Abortion service will have to be 'phased in' from January - Harris
Abortion services will have to be phased in from January as a significant number of GPs and maternity hospitals do not feel ready to fully participate, it emerged yesterday.
It means that women seeking a medical abortion from their GP may not find it available locally and will have to travel some distance.
The full extent of what level of service is likely from January 1 will not emerge until later next week, when it is expected the Regulation of Termination of Pregnancy Bill will be passed by the Seanad and signed into law.
A meeting between Health Minister Simon Harris, health officials and medics clarified that a lot of preparation work has been done by the HSE, but had not been made clear to doctors and hospitals.
It is still unclear how many hospitals will be able to provide terminations to women whose unborn baby has been diagnosed with a fatal foetal abnormality.
Once it is passed into law the HSE will start advertising its My Options 24/7 phone line, manned by counsellors and backed by nurses.
This is a key element of the new service and will direct women to the nearest participating GP or hospital.
There will be no publicly available register of participating GPs and the names will only be disclosed to women after they ring the phone line.
The phone line will be advertised on radio and online, as well as through posters and pharmacies.
From mid-January it will be on bus shelters and on internal bus ads.
A major concern among doctors remains access to ultrasounds to date pregnancies.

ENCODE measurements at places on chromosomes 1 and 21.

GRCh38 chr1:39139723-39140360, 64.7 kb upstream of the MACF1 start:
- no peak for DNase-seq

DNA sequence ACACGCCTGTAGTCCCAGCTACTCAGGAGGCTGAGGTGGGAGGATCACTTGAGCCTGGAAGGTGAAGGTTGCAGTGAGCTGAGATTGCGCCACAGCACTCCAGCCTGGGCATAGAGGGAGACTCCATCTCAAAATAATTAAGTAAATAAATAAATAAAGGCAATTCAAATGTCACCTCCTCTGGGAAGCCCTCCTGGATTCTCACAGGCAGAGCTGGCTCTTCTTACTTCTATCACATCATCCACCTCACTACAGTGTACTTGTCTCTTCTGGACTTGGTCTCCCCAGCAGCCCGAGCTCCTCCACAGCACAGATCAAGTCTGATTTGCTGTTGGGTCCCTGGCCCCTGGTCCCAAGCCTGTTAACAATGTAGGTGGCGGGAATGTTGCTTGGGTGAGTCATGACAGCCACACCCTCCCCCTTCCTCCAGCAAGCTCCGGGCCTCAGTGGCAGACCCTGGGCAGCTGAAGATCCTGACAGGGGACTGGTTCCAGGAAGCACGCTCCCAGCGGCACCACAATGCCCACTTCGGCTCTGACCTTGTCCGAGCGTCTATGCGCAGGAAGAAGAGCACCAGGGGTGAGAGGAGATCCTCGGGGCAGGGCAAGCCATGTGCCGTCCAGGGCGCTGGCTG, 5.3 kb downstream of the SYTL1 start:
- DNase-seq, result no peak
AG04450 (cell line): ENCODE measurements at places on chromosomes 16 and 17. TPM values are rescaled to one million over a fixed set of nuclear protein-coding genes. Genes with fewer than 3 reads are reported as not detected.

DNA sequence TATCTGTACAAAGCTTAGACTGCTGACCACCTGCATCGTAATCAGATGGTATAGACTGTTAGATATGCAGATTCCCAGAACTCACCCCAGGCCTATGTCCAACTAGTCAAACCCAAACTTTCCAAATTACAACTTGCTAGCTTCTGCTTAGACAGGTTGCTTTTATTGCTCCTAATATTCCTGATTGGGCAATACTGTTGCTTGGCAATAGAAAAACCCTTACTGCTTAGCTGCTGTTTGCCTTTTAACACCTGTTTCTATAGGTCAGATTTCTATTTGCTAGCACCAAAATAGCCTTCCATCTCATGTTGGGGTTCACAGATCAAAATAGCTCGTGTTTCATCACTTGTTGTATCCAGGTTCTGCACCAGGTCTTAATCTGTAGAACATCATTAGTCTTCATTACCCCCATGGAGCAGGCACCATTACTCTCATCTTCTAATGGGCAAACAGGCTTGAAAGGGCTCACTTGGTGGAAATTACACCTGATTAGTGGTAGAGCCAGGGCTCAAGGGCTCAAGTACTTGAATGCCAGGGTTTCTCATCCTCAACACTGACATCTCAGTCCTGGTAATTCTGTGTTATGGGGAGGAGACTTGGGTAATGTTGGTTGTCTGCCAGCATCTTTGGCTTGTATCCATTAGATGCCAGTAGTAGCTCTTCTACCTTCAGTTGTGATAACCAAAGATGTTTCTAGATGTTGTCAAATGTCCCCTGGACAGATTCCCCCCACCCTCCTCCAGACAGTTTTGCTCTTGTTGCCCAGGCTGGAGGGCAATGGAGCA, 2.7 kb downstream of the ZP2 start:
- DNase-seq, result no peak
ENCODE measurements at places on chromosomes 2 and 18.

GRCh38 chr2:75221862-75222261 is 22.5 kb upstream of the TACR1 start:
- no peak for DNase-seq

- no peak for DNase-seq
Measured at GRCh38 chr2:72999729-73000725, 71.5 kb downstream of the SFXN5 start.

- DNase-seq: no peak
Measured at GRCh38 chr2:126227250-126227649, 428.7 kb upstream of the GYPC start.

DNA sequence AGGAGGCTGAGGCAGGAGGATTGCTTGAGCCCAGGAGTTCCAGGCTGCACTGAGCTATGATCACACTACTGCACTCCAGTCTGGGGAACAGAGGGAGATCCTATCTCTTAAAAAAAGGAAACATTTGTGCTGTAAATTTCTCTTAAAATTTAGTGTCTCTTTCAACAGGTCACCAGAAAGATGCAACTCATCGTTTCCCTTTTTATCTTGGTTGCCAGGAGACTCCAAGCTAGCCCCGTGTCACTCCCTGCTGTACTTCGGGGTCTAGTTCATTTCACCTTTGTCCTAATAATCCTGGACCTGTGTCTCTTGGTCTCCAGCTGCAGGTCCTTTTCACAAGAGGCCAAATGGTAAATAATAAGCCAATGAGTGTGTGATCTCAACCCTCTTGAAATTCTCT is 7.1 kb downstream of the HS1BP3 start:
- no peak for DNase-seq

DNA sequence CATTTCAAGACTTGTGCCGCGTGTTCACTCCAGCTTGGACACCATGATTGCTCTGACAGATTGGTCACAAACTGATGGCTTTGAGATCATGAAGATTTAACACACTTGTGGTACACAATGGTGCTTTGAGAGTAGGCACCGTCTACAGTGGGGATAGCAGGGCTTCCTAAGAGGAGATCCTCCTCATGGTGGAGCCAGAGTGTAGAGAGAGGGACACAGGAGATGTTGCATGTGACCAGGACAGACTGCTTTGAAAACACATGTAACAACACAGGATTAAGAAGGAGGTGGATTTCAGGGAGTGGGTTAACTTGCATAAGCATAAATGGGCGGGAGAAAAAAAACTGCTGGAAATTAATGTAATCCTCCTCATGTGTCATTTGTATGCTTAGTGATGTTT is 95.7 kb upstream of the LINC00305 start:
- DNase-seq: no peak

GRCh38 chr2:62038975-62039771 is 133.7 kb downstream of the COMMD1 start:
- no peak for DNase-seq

Talks with hospitals and private providers are expected to conclude this week to allow for more information on the location of scans.
The Irish College of General Practitioners and the Institute of Obstetricians are also due to meet tomorrow to progress draft clinical guidelines.
These are essential step-by-step advice and instructions which GPs and hospitals should follow in the care of women in order to ensure their safety and prevent complications.
The HSE said it has received a substantial number of expressions of interest from GPs and the next step is to get them to return a participating contract before the end of this week. Neither the National Maternity Hospital nor the Coombe Maternity Hospitals were able to say if they will be ready to provide a full service from January at yesterday's meeting.
Taoiseach Leo Varadkar said that abortion services may not be available in every hospital from January, but terminations will be accessible in Ireland from the start of 2019. The Taoiseach noted that the legislation still has to go through the Seanad, and may be returned to the Dáil if there are amendments.
In response, Mr Harris said: "The Taoiseach is entirely correct in stating that if these Houses of the Oireachtas pass the legislation and if the President of Ireland signs that legislation into law, services will be available in January."
He said hundreds of women wanting a termination will have access to services in their own country, and will no longer have to fly to England. He said buying an "illegal abortion pill will no longer be necessary".